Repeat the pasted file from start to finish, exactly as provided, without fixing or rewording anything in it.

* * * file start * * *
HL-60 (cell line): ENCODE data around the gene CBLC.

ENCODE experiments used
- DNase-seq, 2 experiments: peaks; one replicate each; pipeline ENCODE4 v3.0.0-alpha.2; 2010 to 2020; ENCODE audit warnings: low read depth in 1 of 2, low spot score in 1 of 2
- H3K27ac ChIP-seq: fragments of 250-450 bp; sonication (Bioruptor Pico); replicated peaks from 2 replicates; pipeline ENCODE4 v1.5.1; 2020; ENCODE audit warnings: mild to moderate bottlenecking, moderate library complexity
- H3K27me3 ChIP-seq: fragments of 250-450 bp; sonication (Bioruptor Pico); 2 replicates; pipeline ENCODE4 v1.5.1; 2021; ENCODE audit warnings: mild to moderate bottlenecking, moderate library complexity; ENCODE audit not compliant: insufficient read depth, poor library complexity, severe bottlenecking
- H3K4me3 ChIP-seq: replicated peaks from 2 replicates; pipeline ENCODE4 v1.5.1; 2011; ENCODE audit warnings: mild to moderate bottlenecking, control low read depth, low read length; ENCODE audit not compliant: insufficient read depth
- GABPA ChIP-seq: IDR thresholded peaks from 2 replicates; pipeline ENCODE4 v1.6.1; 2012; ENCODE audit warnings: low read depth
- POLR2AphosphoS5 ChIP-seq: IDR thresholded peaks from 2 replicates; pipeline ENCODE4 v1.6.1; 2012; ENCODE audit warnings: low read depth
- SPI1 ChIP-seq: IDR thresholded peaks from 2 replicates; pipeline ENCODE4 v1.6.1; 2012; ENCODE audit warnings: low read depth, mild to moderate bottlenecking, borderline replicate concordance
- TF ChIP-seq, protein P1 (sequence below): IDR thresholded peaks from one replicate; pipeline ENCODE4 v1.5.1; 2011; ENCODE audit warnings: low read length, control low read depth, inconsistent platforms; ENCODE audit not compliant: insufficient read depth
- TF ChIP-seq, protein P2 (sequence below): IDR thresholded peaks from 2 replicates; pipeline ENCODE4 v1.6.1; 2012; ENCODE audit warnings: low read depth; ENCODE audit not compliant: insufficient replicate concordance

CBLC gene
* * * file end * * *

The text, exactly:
HL-60 (cell line): ENCODE data around the gene CBLC.

ENCODE experiments used
- DNase-seq, 2 experiments: peaks; one replicate each; pipeline ENCODE4 v3.0.0-alpha.2; 2010 to 2020; ENCODE audit warnings: low read depth in 1 of 2, low spot score in 1 of 2
- H3K27ac ChIP-seq: fragments of 250-450 bp; sonication (Bioruptor Pico); replicated peaks from 2 replicates; pipeline ENCODE4 v1.5.1; 2020; ENCODE audit warnings: mild to moderate bottlenecking, moderate library complexity
- H3K27me3 ChIP-seq: fragments of 250-450 bp; sonication (Bioruptor Pico); 2 replicates; pipeline ENCODE4 v1.5.1; 2021; ENCODE audit warnings: mild to moderate bottlenecking, moderate library complexity; ENCODE audit not compliant: insufficient read depth, poor library complexity, severe bottlenecking
- H3K4me3 ChIP-seq: replicated peaks from 2 replicates; pipeline ENCODE4 v1.5.1; 2011; ENCODE audit warnings: mild to moderate bottlenecking, control low read depth, low read length; ENCODE audit not compliant: insufficient read depth
- GABPA ChIP-seq: IDR thresholded peaks from 2 replicates; pipeline ENCODE4 v1.6.1; 2012; ENCODE audit warnings: low read depth
- POLR2AphosphoS5 ChIP-seq: IDR thresholded peaks from 2 replicates; pipeline ENCODE4 v1.6.1; 2012; ENCODE audit warnings: low read depth
- SPI1 ChIP-seq: IDR thresholded peaks from 2 replicates; pipeline ENCODE4 v1.6.1; 2012; ENCODE audit warnings: low read depth, mild to moderate bottlenecking, borderline replicate concordance
- TF ChIP-seq, protein P1 (sequence below): IDR thresholded peaks from one replicate; pipeline ENCODE4 v1.5.1; 2011; ENCODE audit warnings: low read length, control low read depth, inconsistent platforms; ENCODE audit not compliant: insufficient read depth
- TF ChIP-seq, protein P2 (sequence below): IDR thresholded peaks from 2 replicates; pipeline ENCODE4 v1.6.1; 2012; ENCODE audit warnings: low read depth; ENCODE audit not compliant: insufficient replicate concordance

CBLC gene